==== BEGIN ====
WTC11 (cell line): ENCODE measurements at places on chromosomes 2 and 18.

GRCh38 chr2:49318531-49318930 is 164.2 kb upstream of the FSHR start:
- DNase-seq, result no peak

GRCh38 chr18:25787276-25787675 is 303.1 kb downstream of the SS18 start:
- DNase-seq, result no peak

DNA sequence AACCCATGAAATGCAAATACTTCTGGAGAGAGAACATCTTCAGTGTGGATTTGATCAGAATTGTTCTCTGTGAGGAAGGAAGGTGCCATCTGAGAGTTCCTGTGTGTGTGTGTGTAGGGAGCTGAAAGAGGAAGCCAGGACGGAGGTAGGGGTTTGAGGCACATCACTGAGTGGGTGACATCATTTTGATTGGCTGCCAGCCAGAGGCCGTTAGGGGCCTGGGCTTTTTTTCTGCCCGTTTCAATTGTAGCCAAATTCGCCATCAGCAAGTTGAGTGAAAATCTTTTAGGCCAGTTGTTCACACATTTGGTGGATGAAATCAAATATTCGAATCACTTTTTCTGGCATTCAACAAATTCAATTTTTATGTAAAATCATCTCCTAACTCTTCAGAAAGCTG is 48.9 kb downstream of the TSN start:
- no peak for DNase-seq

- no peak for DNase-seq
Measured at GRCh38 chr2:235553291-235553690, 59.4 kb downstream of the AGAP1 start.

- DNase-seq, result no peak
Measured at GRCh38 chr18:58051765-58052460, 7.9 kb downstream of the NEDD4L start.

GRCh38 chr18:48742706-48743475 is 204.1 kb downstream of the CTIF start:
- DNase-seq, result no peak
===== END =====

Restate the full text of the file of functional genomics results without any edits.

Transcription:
WTC11 (cell line): ENCODE measurements at places on chromosomes 2 and 18.

GRCh38 chr2:49318531-49318930 is 164.2 kb upstream of the FSHR start:
- DNase-seq, result no peak

GRCh38 chr18:25787276-25787675 is 303.1 kb downstream of the SS18 start:
- DNase-seq, result no peak

DNA sequence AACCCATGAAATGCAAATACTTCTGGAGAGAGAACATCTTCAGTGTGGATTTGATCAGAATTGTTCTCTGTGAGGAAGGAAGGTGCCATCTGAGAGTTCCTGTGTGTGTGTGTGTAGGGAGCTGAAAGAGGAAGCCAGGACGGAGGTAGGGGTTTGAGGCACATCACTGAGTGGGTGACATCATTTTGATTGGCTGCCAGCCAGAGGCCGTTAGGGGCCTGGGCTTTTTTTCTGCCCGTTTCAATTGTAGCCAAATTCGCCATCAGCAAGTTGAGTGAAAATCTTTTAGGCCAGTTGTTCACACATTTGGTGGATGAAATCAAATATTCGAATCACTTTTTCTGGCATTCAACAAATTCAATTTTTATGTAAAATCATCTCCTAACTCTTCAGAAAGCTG is 48.9 kb downstream of the TSN start:
- no peak for DNase-seq

- no peak for DNase-seq
Measured at GRCh38 chr2:235553291-235553690, 59.4 kb downstream of the AGAP1 start.

- DNase-seq, result no peak
Measured at GRCh38 chr18:58051765-58052460, 7.9 kb downstream of the NEDD4L start.

GRCh38 chr18:48742706-48743475 is 204.1 kb downstream of the CTIF start:
- DNase-seq, result no peak